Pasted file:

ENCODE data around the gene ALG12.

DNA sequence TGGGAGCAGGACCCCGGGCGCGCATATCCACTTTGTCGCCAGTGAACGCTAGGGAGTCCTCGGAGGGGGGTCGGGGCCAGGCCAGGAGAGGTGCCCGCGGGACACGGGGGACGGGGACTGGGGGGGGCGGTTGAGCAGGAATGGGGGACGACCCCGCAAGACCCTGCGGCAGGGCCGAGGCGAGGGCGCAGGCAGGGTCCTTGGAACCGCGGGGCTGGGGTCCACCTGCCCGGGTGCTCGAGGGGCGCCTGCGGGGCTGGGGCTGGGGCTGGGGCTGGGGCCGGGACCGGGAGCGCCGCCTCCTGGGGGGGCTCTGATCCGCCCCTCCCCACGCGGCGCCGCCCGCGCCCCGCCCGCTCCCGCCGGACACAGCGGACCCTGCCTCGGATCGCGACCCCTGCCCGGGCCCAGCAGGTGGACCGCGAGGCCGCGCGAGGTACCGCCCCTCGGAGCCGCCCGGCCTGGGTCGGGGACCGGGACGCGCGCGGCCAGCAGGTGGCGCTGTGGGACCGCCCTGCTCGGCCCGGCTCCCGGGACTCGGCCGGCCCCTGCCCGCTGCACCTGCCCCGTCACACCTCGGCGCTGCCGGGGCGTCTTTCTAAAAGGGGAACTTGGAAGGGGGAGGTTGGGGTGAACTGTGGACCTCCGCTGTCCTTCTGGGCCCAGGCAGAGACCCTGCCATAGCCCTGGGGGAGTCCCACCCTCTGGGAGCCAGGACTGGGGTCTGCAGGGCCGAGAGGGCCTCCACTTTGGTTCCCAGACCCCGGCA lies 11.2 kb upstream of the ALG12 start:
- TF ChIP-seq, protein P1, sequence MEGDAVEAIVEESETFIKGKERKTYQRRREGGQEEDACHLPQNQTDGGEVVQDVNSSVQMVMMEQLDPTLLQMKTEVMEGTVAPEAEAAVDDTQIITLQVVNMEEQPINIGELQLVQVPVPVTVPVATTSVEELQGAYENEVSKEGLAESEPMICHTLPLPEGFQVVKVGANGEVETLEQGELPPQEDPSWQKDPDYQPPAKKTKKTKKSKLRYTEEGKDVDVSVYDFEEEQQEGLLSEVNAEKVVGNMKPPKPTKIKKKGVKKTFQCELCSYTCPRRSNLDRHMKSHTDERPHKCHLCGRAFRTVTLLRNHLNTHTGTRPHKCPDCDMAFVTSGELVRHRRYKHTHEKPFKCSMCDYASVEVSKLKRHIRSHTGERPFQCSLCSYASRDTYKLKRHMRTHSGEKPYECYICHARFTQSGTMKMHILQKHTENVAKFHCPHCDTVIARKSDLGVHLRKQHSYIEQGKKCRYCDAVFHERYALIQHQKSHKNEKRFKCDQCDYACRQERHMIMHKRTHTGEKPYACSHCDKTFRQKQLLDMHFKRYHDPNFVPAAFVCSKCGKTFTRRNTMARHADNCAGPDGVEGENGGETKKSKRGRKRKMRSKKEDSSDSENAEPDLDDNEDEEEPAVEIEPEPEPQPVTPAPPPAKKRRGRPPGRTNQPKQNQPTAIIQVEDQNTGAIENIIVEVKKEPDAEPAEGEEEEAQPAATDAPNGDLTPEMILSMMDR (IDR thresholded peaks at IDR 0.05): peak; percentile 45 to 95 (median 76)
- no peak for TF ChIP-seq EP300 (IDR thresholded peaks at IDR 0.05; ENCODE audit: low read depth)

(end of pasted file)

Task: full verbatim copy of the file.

ENCODE data around the gene ALG12.

DNA sequence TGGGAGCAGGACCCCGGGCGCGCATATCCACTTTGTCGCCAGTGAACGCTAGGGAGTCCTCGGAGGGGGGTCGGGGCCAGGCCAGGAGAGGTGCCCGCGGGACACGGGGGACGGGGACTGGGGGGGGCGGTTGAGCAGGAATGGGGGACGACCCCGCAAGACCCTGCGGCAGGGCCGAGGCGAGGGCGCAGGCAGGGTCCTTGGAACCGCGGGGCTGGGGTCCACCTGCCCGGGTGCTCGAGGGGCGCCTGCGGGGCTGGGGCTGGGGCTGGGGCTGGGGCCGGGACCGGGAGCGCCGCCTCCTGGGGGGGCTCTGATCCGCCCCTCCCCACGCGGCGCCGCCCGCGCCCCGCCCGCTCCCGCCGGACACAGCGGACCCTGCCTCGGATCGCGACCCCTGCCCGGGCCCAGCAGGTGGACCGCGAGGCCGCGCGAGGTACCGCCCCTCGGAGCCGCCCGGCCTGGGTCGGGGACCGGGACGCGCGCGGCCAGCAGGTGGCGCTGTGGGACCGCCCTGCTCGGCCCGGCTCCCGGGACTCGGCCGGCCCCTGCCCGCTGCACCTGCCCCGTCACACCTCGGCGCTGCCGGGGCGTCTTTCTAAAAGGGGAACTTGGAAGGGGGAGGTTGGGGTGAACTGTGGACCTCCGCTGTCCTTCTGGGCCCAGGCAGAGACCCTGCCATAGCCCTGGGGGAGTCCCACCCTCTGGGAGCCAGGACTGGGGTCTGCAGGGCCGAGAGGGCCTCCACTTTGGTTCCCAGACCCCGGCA lies 11.2 kb upstream of the ALG12 start:
- TF ChIP-seq, protein P1, sequence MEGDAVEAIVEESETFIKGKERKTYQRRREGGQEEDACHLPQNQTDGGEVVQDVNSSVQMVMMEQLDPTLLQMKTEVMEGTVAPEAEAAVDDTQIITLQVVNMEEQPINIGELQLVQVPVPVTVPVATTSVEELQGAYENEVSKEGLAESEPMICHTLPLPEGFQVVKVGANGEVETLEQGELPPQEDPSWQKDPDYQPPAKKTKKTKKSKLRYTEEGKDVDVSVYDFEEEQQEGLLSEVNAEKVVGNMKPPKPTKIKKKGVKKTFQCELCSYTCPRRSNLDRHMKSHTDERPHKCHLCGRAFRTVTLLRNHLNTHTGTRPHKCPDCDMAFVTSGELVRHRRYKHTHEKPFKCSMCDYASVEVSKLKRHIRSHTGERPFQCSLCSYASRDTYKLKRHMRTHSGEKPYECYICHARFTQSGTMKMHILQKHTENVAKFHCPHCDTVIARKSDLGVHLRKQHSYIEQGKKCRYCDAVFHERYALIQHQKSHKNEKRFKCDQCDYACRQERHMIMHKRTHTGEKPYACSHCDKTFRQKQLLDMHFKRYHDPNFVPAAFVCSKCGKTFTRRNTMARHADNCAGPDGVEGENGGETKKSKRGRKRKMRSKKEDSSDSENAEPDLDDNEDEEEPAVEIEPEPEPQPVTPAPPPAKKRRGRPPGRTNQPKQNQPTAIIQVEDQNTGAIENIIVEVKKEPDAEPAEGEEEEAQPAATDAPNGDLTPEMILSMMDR (IDR thresholded peaks at IDR 0.05): peak; percentile 45 to 95 (median 76)
- no peak for TF ChIP-seq EP300 (IDR thresholded peaks at IDR 0.05; ENCODE audit: low read depth)